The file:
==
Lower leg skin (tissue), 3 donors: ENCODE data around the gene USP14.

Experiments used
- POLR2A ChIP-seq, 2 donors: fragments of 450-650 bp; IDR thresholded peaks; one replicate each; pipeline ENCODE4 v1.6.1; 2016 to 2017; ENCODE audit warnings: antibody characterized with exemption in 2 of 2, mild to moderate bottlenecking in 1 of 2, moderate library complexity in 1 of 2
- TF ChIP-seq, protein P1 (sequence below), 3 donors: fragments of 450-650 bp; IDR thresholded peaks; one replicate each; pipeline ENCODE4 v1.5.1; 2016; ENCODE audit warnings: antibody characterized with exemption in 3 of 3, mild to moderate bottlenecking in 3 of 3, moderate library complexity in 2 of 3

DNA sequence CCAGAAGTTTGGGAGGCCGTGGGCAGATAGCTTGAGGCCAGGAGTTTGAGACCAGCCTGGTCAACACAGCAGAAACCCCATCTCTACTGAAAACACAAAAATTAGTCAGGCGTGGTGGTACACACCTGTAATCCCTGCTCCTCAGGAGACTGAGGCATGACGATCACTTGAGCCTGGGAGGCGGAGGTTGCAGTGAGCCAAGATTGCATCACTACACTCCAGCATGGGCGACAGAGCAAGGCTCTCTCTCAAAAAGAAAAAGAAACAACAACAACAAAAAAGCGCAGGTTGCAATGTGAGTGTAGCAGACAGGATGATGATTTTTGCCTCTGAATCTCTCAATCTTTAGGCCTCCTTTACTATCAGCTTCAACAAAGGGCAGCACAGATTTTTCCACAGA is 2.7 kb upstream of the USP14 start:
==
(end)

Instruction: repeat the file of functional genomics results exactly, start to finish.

Lower leg skin (tissue), 3 donors: ENCODE data around the gene USP14.

Experiments used
- POLR2A ChIP-seq, 2 donors: fragments of 450-650 bp; IDR thresholded peaks; one replicate each; pipeline ENCODE4 v1.6.1; 2016 to 2017; ENCODE audit warnings: antibody characterized with exemption in 2 of 2, mild to moderate bottlenecking in 1 of 2, moderate library complexity in 1 of 2
- TF ChIP-seq, protein P1 (sequence below), 3 donors: fragments of 450-650 bp; IDR thresholded peaks; one replicate each; pipeline ENCODE4 v1.5.1; 2016; ENCODE audit warnings: antibody characterized with exemption in 3 of 3, mild to moderate bottlenecking in 3 of 3, moderate library complexity in 2 of 3

DNA sequence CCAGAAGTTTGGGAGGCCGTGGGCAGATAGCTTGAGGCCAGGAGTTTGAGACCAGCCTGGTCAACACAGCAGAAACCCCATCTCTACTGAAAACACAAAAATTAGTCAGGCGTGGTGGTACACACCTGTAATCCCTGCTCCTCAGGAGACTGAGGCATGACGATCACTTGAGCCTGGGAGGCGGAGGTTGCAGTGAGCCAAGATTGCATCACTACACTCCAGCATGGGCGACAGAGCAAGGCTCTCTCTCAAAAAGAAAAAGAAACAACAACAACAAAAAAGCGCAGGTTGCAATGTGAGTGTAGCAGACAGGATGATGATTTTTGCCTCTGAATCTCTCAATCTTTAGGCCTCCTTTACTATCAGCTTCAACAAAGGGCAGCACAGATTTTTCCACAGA is 2.7 kb upstream of the USP14 start: